Today marks the 508th anniversary of the death of Christopher Columbus.I had heard some of these claims before, but the idea that Columbus put a Hebrew B"H in the corner of all the letters to his son was a new one on me.
Everybody knows the story of Columbus, right? He was an Italian explorer from Genoa who set sail in 1492 to enrich the Spanish monarchs with gold and spices from the orient. Not quite.
For too long, scholars have ignored Columbus's grand passion: the quest to liberate Jerusalem from the Muslims.
...Recently, a number of Spanish scholars, such as Jose Erugo, Celso Garcia de la Riega, Otero Sanchez and Nicholas Dias Perez, have concluded that Columbus was a Marrano, whose survival depended upon the suppression of all evidence of his Jewish background in face of the brutal, systematic ethnic cleansing.
Columbus, who was known in Spain as Cristóbal Colón and didn't speak Italian, signed his last will and testament on May 19, 1506, and made five curious -- and revealing -- provisions.
Two of his wishes -- tithe one-tenth of his income to the poor and provide an anonymous dowry for poor girls -- are part of Jewish customs. He also decreed to give money to a Jew who lived at the entrance of the Lisbon Jewish Quarter.
On those documents, Columbus used a triangular signature of dots and letters that resembled inscriptions found on gravestones of Jewish cemeteries in Spain. He ordered his heirs to use the signature in perpetuity.
According to British historian Cecil Roth's "The History of the Marranos," the anagram was a cryptic substitute for the Kaddish, a prayer recited in the synagogue by mourners after the death of a close relative. Thus, Columbus's subterfuge allowed his sons to say Kaddish for their crypto-Jewish father when he died. Finally, Columbus left money to support the crusade he hoped his successors would take up to liberate the Holy Land.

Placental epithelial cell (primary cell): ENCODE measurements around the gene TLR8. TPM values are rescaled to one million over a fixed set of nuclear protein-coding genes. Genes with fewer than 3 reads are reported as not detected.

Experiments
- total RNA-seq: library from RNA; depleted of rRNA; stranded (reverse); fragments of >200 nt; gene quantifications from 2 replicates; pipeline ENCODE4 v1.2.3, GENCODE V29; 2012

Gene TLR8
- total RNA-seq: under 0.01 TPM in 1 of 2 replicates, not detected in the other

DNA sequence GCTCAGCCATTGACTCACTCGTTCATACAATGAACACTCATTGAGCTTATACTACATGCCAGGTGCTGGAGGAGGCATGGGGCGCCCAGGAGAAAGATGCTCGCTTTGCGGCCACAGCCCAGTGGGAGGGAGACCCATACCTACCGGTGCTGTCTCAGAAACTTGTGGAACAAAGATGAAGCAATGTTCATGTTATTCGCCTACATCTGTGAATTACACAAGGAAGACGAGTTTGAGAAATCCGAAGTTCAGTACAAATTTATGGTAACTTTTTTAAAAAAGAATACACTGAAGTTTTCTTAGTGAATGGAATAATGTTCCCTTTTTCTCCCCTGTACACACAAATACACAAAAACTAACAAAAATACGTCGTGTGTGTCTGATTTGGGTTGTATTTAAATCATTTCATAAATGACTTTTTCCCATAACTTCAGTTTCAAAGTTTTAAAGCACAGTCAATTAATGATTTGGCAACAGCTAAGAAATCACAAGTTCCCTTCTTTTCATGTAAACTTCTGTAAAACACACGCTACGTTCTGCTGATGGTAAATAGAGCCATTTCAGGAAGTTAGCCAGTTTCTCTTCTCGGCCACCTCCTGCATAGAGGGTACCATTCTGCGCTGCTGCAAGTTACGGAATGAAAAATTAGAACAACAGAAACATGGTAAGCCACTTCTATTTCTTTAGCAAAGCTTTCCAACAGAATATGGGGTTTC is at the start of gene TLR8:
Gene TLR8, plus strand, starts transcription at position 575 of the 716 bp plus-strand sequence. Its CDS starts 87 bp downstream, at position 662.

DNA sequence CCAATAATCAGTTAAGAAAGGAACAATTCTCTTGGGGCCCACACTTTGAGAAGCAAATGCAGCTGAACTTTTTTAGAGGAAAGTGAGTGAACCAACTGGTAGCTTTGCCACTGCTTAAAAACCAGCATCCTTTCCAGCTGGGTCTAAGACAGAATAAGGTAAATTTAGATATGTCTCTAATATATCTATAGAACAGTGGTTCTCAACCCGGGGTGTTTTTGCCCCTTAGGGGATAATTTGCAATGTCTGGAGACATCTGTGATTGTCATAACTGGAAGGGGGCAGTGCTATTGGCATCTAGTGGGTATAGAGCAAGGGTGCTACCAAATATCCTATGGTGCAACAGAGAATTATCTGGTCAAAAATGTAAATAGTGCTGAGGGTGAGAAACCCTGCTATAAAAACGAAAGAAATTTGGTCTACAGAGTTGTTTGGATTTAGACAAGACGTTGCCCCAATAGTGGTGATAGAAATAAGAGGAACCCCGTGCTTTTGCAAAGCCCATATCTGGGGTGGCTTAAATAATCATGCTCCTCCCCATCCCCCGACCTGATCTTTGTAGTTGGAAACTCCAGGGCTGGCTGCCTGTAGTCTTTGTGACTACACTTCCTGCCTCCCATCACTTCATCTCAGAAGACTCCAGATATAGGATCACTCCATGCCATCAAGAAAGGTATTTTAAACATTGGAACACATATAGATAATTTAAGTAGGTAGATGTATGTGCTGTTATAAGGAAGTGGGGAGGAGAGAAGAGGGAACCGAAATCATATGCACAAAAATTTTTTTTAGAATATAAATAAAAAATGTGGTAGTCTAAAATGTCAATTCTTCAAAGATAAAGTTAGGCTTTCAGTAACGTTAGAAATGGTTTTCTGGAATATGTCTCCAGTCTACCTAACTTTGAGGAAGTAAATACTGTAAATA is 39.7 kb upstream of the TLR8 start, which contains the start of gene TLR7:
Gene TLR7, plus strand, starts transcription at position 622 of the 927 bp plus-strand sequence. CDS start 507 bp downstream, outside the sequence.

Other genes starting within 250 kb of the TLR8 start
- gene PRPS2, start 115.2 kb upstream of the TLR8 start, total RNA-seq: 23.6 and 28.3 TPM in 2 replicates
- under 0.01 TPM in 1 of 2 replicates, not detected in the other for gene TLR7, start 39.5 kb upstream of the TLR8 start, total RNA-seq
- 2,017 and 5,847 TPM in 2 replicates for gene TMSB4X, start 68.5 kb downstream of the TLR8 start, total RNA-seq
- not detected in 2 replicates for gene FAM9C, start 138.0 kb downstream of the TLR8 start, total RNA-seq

Estelle Irizarry, a linguistics professor at Georgetown University, has analyzed the language and syntax of hundreds of handwritten letters, diaries and documents of Columbus and concluded that the explorer's primary written and spoken language was Castilian Spanish. Irizarry explains that 15th-century Castilian Spanish was the "Yiddish" of Spanish Jewry, known as "Ladino." At the top left-hand corner of all but one of the 13 letters written by Columbus to his son Diego contained the handwritten Hebrew letters bet-hei, meaning b'ezrat Hashem (with God's help). Observant Jews have for centuries customarily added this blessing to their letters. No letters to outsiders bear this mark, and the one letter to Diego in which this was omitted was one meant for King Ferdinand.
So I found a book of all (or many) of Columbus' letters online.
Sure enough, there is....something...on the upper left of each letter to Diego, that looks like initials scrawled quickly, but not to be seen on any of his other letters.
However, I cannot see how they can be read as a Bet-Heh.